- 11. Ponomaryov T, Peled A, Petit I, Taichman RS, Habler L, et al. (2000) Induction of the chemokine stromal-derived factor-1 following DNA damage improves human stem cell function. J Clin Invest 106:1331–1339.
- 12. Ceradini DJ, Kulkarni AR, Callaghan MJ, Tepper OM, Bastidas N, et al. (2004) Progenitor cell trafficking is regulated by hypoxic gradients through HIF-1 induction of SDF-1. Nat Med 10:858–864.
- 13. De Falco E, Porcelli D, Torella AR, Straino S, Iachininoto MG, et al. (2004) SDF-1 involvement in endothelial phenotype and ischemia-induced recruitment of bone marrow progenitor cells. Blood 104:3472–3482.
- 14. Tang YL, Zhu W, Cheng M, Chen L, Zhang J, et al. (2009) Hypoxic preconditioning enhances the benefit of cardiac progenitor cell therapy for treatment of myocardial infarction by inducing CXCR4 expression. Circ Res 104:1209–1216.
- 15. Ganju RK, Brubaker SA, Meyer J, Dutt P, Yang Y, et al. (1998) The alpha-chemokine, stromal cell-derived factor-1alpha, binds to the transmembrane G-protein-coupled CXCR-4 receptor and activates multiple signal transduction pathways. J Biol Chem 273:23169–23175.
- 16. Tilton B, Ho L, Oberlin E, Loetscher P, Baleux F, et al. (2000) Signal transduction by CXC chemokine receptor 4. Stromal cell-derived factor 1 stimulates prolonged protein kinase B and extracellular signal-regulated kinase 2 activation in T lymphocytes. J Exp Med 192:313–324.
- 17. Vila-Coro AJ, Rodriguez-Frade JM, Martin De Ana A, Moreno-Ortiz MC, Martinez AC, et al. (1999) The chemokine SDF-1alpha triggers CXCR4 receptor dimerization and activates the JAK/STAT pathway. FASEB J 13:1699–1710.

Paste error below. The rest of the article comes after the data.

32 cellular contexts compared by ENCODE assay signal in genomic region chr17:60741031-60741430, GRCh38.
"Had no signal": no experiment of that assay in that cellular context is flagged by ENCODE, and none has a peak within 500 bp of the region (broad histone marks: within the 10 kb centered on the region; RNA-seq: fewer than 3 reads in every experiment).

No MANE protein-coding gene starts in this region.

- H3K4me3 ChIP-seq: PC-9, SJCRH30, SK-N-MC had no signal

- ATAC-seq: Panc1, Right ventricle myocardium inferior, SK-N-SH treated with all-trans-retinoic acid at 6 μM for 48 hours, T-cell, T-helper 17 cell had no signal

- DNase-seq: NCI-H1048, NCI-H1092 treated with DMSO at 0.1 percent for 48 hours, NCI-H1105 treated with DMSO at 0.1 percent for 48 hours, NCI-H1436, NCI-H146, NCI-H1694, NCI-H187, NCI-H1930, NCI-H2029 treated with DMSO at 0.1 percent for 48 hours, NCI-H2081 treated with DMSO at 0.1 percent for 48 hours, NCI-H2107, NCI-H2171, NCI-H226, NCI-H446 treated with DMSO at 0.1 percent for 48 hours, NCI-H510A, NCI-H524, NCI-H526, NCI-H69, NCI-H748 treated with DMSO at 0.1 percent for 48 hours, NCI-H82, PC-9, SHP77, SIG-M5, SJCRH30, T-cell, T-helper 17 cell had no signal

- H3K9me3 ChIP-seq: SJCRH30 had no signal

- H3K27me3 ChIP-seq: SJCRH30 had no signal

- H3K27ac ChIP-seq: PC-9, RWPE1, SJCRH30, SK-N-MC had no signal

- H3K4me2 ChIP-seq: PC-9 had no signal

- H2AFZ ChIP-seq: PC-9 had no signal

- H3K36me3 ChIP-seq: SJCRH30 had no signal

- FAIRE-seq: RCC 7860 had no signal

- 18. Zou YR, Kottmann AH, Kuroda M, Taniuchi I, Littman DR (1998) Function of the chemokine receptor CXCR4 in haematopoiesis and in cerebellar development. Nature 393:595–599.
- 19. Stokman G, Stroo I, Claessen N, Teske GJ, Florquin S, et al. (2010) SDF-1 provides morphological and functional protection against renal ischaemia/reperfusion injury. Nephrol Dial Transplant 25:3852–3859.
- 20. Vinuesa E, Hotter G, Jung M, Herrero-Fresneda I, Torras J, et al. (2008) Macrophage involvement in the kidney repair phase after ischaemia/reperfusion injury. J Pathol 214:104–113.
- 21. Van Rooijen N, Sanders A (1994) Liposome mediated depletion of macrophages: mechanism of action, preparation of liposomes and applications. J Immunol Methods 174:83–93.
- 22. Lee S, Huen S, Nishio H, Nishio S, Lee HK, et al. (2011) Distinct macrophage phenotypes contribute to kidney injury and repair. J Am Soc Nephrol 22:317–326.
- 23. Sabbahy ME, Vaidya VS (2011) Ischemic kidney injury and mechanisms of tissue repair. Wiley Interdisciplinary Reviews: Systems Biology and Medicine 3:606–618.
- 24. Oliver JA, Maarouf O, Cheema FH, Liu C, Zhang QY, et al. (2012) SDF-1 activates papillary label-retaining cells during kidney repair from injury. Am J Physiol Renal Physiol 302:F1362–1373.
- 25. Lai P, Li T, Yang J, Xie C, Zhu X, et al. (2008) Upregulation of stromal cell-derived factor 1 (SDF-1) expression in microvasculature endothelial cells in retinal ischemia-reperfusion injury. Graefes Arch Clin Exp Ophthalmol 246:1707–1713.
- 26. Grone HJ, Cohen CD, Grone E, Schmidt C, Kretzler M, et al. (2002) Spatial and temporally restricted expression of chemokines and chemokine receptors in the developing human kidney. J Am Soc Nephrol 13:957–967.
- 27. Lataillade JJ, Clay D, Dupuy C, Rigal S, Jasmin C, et al. (2000) Chemokine SDF-1 enhances circulating CD34(+) cell proliferation in synergy with cytokines: possible role in progenitor survival. Blood 95:756–768.
- 28. Suzuki Y, Rahman M, Mitsuya H (2001) Diverse transcriptional response of CD4(+) T cells to stromal cell-derived factor (SDF)-1: cell survival promotion and priming effects of SDF-1 on CD4(+) T cells. J Immunol 167:3064–3073.
- 29. Togel F, Isaac J, Hu Z, Weiss K, Westenfelder C (2005) Renal SDF-1 signals mobilization and homing of CXCR4-positive cells to the kidney after ischemic injury. Kidney Int 67:1772–1784.
- 30. Sica A, Mantovani A (2012) Macrophage plasticity and polarization: in vivo veritas. J Clin Invest 122:787–795.
- 31. Sanchez-Martin L, Estecha A, Samaniego R, Sanchez-Ramon S, Vega MA, et al. (2011) The chemokine CXCL12 regulates monocyte-macrophage differentiation and RUNX3 expression. Blood 117:88–97.
- 32. Li M, Ransohoff RM (2009) The roles of chemokine CXCL12 in embryonic and brain tumor angiogenesis. Semin Cancer Biol 19:111–115.